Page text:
The Company’s contracts with customers may include multiple performance obligations in which the Company allocates revenues to each performance obligation based on its standalone selling price. The Company determines standalone selling price based on its overall pricing objectives, taking into consideration the type of services, geographical region of the customers, normal rate card pricing and customary discounts. Standalone selling price is generally determined based on the prices charged to customers when the product is sold separately.

The Company relies upon the following practical expedients and exemptions allowed for in the Topic 606. The Company expenses sales commissions when incurred because the amortization period would be one year or less. These costs are recorded in sales and marketing expenses. In addition, the Company does not disclose the value of unsatisfied performance obligations for (a) contracts with an original expected length of one year or less and (b) contracts for which it recognizes revenues at the amount to which it has the right to invoice for services performed.
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Reserve for Member Refunds
The Company records an estimated reserve for refunds to members based on our historical experience at the time revenue is recorded for Local Deals and Getaways voucher sales. We consider many key factors such as the historical refunds based upon the time lag since the sale, historical reasons for refunds, time period that remains until the deal expiration date, any changes in refund procedures and estimates of redemptions and breakage.
For publishing revenue, we recognize revenue upon delivery of the emails and delivery of the clicks, over the period of the placement of the advertising. Insertion orders for publishing revenue are typically for periods between one month and twelve months and are not automatically renewed. For Getaways vouchers, we recognize a percentage of the face value of the vouchers upon the sale of the vouchers. Merchant agreements for Getaways advertisers are typically for periods between twelve months and twenty-four months and are not automatically renewed. Since the second quarter of 2020, the Company expanded its vouchers refund policy in order to entice customers given the current economic climate to fully refundable until the voucher expires or is redeemed by the customer. The Company now offers fully refundable refunds for vouchers that have not been redeemed or expired. The expiration dates of vouchers range between January 2022 through December 2025 with the majority of vouchers expiring in 2022 and the remaining primarily expiring in 2023; provided, that these expiration dates may sometimes be extended on a case-by-case basis. The revenues generated from Local Deals vouchers and entertainment offers are based upon a percentage of the face value of the vouchers, commission on actual sales or a listing fee based on audience reach. For Local Deals vouchers, we recognize a percentage of the face value of vouchers upon the sale of the vouchers. The Company estimated the refund reserve by using historical and current refund rates by product and by merchant location to calculate the estimated future refunds. As of December 31, 2021, the Company had approximately $17.2 million of unredeemed vouchers that had been sold through December 31, 2021 representing the Company’s commission earned from the sale. The Company had estimated a refund liability of $5.2 million for these unredeemed vouchers as of December 31, 2021 which is recorded as a reduction of revenues and is reflected as a current liability in Accrued expenses and other on the consolidated balance sheet. The Company has recorded merchant payables of $68.7 million as of December 31, 2021 related to unredeemed vouchers. Insertion orders and merchant agreements for Travelzoo Local are typically for periods between one month and twelve months and are not automatically renewed except for merchant contracts in foreign locations. Should any of these factors change, the estimates made by management will also change, which could impact the level of our future reserve for refunds to member. Specifically, if the financial condition of our advertisers, the business that is providing the vouchered service, were to deteriorate, affecting their ability to provide the services to our members, additional reserves for refunds to members may be required and may adversely affect future revenue as the liability is recorded against revenue.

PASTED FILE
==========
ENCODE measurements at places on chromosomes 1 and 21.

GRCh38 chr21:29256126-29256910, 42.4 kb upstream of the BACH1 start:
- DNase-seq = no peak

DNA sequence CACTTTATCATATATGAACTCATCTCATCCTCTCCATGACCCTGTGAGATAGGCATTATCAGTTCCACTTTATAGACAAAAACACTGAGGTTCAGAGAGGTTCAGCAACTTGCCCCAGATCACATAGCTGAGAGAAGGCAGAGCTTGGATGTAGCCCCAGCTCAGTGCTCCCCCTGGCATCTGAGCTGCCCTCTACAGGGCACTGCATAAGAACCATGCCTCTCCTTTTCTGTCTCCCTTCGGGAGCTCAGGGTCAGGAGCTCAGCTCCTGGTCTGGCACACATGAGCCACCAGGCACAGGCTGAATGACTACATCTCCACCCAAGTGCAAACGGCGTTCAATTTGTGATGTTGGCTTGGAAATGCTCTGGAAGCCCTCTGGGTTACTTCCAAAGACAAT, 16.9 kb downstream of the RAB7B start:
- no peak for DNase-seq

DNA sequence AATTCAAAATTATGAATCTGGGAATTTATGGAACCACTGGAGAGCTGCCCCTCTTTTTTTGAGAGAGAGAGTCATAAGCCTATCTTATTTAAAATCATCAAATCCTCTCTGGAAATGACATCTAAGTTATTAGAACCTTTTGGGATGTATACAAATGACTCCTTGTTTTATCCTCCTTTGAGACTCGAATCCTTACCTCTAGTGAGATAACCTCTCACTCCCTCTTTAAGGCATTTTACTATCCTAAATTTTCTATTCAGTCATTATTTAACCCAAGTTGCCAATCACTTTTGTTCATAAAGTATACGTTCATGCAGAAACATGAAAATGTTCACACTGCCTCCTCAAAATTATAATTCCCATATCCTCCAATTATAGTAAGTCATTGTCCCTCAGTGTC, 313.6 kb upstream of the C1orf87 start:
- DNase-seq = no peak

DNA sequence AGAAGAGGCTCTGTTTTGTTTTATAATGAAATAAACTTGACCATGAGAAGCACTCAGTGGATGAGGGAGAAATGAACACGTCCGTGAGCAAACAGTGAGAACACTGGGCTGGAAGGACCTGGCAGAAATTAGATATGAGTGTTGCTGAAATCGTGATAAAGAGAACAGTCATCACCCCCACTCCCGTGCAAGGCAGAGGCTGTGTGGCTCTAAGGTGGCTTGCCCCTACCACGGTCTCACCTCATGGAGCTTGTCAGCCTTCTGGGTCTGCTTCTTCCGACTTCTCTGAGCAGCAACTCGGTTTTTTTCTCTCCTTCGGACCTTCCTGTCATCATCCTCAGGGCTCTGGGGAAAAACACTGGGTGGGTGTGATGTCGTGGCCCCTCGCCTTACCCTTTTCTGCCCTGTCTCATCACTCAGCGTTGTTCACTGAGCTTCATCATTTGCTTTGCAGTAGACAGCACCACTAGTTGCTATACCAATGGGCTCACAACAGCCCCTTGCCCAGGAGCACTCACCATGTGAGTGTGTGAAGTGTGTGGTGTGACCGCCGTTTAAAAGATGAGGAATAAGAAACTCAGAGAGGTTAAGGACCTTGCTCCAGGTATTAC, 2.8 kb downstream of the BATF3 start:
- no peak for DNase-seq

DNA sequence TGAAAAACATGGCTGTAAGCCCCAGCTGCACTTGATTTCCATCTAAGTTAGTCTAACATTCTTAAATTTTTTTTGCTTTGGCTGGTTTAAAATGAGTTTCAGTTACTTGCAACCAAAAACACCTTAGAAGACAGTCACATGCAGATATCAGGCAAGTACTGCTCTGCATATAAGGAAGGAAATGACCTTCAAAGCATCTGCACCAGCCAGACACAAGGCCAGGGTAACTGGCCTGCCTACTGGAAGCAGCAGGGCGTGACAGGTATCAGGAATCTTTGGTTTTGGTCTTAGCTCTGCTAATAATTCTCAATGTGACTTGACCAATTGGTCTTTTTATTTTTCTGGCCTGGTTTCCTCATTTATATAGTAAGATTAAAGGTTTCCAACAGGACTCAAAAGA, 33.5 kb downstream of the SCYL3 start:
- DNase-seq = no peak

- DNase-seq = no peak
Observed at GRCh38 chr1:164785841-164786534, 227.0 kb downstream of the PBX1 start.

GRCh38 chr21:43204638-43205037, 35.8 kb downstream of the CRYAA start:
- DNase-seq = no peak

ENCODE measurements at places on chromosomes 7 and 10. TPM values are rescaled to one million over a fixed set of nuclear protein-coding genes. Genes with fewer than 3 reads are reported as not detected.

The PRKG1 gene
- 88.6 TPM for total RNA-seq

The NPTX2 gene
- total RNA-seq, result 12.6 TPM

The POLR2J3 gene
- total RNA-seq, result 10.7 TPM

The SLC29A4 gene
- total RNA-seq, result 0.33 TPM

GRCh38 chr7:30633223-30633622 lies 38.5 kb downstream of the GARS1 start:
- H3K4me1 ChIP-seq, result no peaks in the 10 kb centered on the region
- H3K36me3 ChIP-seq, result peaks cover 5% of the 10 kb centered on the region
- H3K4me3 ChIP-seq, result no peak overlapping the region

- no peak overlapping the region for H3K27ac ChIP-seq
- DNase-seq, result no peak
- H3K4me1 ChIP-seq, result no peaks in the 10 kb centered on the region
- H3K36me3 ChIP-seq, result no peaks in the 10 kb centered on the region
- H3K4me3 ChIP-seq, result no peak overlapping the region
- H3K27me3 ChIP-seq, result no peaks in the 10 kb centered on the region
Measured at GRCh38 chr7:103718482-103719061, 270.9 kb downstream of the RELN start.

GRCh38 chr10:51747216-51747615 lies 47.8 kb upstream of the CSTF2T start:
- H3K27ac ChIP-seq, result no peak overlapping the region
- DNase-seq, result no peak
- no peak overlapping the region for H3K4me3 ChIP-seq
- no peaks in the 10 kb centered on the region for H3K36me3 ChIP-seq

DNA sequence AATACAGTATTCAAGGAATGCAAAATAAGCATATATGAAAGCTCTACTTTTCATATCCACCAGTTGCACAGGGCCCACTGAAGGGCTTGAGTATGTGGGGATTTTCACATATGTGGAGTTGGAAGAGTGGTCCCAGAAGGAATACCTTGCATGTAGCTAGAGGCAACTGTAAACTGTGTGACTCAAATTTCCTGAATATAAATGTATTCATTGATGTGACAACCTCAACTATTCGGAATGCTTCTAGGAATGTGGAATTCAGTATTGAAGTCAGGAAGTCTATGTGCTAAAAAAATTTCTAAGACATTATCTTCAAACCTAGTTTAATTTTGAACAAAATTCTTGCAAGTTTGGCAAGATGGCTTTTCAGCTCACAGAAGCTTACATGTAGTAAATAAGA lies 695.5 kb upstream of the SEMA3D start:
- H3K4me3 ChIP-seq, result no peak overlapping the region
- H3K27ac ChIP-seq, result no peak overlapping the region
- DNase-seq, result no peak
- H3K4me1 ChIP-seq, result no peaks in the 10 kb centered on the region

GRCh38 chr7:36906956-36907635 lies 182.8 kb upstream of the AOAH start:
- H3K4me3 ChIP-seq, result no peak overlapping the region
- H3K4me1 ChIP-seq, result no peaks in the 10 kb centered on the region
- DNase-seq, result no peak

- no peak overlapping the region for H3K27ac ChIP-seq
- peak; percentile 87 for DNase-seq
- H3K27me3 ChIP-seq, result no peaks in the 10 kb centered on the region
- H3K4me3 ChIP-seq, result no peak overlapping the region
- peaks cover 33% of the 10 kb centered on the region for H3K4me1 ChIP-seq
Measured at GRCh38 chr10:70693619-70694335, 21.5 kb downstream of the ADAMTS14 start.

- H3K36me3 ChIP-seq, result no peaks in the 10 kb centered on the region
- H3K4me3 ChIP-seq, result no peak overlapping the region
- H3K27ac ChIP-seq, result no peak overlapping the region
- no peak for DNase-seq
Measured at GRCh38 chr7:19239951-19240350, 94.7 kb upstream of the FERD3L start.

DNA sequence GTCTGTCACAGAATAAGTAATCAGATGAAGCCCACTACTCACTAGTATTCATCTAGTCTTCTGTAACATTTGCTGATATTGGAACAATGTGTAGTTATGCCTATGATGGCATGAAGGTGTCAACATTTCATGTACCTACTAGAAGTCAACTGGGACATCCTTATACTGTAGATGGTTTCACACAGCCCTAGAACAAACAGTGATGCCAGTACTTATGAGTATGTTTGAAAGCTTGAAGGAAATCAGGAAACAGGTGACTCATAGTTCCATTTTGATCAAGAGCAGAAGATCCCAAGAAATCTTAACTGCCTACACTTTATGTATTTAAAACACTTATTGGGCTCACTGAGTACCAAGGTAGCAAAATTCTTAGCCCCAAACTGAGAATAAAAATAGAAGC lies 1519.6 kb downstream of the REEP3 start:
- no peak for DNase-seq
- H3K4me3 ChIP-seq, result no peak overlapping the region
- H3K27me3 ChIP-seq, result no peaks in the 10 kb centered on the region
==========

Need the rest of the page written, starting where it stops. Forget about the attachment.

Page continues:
We record a liability associated with estimated future refunds in accrued expenses on the consolidated balance sheets. Estimated member refunds that are determined to be recoverable from the merchant are recorded in the consolidated statements of operations as a reduction to revenue. Estimated member refunds that are determined not to be recoverable from the merchant are presented as a cost of revenue. If our judgments regarding estimated member refunds are inaccurate, reported results of operations could differ from the amount we previously accrued.
Business Combinations
The purchase price of an acquisition is allocated to the tangible and intangible assets acquired and liabilities assumed based on their estimated fair values at the acquisition date. To the extent the purchase price exceeds the fair value of the net identifiable tangible and intangible assets acquired and liabilities assumed, such excess is allocated to goodwill. The Company determines the estimated fair values after review and consideration of relevant information, including discounted cash flows, quoted market prices and estimates made by management. The Company records the net assets and results of operations of an acquired entity from the acquisition date and adjusts the preliminary purchase price allocation, as necessary, during the measurement period of up to one year after the acquisition closing date as it obtains more information as to facts and circumstances existing at the acquisition date impacting asset valuations and liabilities assumed. Acquisition-related costs are recognized separately from the acquisition and are expensed as incurred.